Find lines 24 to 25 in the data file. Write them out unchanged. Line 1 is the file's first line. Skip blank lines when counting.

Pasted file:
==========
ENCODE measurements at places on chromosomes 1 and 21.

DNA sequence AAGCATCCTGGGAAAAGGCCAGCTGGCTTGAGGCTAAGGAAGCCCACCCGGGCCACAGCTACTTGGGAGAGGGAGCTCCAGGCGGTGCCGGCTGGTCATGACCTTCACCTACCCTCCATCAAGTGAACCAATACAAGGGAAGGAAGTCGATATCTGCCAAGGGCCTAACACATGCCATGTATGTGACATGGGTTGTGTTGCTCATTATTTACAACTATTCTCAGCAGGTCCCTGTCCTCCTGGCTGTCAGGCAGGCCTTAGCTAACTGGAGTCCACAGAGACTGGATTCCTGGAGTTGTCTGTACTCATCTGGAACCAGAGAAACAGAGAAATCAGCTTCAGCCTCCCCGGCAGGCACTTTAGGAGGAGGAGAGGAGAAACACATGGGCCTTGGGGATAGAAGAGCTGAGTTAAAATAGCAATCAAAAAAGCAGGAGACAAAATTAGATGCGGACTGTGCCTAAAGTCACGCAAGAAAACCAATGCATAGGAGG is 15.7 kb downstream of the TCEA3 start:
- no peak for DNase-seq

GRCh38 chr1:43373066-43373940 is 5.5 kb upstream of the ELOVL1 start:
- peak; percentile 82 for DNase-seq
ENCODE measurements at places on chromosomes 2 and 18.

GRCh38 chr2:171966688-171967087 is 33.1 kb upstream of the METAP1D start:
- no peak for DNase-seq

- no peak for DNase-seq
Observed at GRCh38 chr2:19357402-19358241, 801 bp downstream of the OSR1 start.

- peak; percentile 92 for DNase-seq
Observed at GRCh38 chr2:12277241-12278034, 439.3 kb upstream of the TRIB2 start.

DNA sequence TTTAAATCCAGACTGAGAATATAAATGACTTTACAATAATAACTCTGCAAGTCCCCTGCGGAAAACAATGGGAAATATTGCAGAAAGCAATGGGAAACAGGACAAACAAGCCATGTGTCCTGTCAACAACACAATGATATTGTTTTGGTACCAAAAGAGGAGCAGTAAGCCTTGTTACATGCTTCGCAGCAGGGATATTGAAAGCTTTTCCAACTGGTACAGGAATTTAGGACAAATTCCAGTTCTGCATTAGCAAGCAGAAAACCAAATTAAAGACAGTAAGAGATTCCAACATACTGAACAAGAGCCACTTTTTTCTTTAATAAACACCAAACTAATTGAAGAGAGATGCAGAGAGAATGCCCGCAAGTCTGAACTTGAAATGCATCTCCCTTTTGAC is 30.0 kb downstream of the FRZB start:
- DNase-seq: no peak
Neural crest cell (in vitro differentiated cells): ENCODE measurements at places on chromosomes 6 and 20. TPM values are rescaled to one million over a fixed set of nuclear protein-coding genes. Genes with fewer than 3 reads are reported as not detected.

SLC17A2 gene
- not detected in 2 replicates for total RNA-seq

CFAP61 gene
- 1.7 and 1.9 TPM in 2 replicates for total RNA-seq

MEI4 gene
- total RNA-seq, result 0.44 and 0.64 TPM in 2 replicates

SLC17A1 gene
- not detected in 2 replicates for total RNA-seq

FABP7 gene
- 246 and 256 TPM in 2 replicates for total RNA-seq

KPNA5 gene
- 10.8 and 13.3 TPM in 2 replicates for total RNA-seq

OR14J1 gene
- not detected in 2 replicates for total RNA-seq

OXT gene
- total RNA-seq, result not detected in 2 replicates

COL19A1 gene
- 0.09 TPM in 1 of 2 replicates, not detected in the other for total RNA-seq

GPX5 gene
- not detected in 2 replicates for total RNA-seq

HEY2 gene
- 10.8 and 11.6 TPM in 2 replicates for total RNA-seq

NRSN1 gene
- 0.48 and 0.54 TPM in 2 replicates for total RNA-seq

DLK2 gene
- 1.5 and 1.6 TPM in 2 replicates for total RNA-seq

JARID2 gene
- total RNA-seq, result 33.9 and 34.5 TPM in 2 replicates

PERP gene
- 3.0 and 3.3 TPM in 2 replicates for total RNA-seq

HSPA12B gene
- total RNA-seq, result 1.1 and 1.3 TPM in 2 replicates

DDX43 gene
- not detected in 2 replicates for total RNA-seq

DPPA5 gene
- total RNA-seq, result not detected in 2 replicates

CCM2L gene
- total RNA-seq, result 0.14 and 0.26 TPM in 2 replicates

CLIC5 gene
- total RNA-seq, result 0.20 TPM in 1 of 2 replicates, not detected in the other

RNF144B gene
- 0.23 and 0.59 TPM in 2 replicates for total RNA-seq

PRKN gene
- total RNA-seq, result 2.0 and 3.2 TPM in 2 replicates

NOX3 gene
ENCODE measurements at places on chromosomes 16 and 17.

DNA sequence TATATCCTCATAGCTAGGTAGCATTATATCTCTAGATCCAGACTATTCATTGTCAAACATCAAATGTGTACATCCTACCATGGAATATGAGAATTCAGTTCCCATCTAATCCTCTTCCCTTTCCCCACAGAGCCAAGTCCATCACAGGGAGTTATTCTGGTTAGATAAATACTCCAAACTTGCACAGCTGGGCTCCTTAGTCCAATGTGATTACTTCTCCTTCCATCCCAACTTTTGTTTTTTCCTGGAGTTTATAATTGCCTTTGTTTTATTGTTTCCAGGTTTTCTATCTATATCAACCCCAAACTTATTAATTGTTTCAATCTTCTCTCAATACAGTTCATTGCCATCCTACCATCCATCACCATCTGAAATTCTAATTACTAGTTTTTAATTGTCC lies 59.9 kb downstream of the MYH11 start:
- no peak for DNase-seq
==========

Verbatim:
FABP7 gene
- 246 and 256 TPM in 2 replicates for total RNA-seq